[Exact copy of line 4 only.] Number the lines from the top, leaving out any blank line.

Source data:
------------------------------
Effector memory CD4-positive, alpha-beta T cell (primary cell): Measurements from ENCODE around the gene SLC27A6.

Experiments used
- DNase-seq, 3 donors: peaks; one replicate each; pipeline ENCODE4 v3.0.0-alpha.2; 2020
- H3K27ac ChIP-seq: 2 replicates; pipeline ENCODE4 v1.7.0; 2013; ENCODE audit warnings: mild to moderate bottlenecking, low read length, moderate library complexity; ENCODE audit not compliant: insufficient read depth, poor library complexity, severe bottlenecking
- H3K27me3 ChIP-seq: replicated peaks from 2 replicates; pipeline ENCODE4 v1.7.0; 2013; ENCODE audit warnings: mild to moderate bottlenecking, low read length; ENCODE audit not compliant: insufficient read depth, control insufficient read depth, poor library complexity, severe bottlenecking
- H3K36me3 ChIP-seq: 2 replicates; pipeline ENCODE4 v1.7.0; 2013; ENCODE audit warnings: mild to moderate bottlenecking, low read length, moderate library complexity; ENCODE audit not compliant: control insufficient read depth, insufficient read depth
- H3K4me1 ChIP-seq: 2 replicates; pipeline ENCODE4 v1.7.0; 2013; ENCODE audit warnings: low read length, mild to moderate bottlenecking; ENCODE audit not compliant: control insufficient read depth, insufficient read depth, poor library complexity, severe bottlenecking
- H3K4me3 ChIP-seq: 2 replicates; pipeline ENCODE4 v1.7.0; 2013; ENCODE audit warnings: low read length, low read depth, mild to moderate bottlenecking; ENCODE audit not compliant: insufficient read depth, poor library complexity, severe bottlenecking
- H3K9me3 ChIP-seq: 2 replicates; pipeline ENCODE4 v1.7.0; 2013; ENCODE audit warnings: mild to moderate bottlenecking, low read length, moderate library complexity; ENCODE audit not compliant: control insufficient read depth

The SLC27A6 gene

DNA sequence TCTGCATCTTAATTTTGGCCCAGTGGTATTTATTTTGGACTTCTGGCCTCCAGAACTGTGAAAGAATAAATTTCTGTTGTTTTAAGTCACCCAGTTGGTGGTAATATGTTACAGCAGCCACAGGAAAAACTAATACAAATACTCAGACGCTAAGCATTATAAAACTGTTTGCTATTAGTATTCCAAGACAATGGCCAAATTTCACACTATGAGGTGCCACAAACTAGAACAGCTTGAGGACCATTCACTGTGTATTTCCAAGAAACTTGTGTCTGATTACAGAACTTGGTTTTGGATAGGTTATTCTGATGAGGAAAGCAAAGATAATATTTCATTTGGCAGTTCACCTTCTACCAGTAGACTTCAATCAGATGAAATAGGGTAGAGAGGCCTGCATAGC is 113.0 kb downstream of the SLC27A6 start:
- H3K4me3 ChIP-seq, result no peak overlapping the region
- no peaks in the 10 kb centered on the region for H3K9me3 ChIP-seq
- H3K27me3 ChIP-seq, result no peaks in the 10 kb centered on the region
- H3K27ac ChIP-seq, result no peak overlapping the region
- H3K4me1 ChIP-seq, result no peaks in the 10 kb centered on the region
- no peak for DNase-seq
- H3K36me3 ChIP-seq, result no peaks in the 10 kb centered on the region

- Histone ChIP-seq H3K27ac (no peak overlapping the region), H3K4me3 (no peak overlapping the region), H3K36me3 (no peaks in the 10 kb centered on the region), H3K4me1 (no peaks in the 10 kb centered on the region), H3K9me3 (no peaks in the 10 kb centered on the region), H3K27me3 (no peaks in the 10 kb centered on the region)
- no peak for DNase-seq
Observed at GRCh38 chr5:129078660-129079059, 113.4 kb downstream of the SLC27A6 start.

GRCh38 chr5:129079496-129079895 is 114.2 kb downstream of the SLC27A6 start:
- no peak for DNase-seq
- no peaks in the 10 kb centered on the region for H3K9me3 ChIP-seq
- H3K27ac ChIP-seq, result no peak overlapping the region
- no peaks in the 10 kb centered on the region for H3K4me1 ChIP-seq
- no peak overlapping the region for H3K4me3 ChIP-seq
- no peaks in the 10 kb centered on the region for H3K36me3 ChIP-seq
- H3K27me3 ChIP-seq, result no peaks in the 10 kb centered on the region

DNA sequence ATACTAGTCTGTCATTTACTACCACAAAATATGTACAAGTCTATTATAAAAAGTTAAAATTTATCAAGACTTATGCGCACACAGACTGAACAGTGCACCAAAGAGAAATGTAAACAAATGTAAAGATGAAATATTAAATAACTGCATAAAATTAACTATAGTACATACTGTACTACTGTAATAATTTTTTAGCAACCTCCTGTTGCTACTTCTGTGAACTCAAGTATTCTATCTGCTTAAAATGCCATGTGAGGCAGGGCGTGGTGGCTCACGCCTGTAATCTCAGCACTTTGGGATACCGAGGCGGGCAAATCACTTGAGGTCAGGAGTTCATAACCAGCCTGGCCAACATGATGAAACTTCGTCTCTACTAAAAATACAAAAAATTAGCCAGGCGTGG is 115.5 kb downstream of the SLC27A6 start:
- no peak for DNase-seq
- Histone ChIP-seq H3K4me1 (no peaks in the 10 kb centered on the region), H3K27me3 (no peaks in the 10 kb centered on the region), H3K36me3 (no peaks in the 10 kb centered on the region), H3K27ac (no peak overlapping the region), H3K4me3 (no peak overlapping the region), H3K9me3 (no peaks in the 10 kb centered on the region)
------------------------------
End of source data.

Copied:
- H3K27ac ChIP-seq: 2 replicates; pipeline ENCODE4 v1.7.0; 2013; ENCODE audit warnings: mild to moderate bottlenecking, low read length, moderate library complexity; ENCODE audit not compliant: insufficient read depth, poor library complexity, severe bottlenecking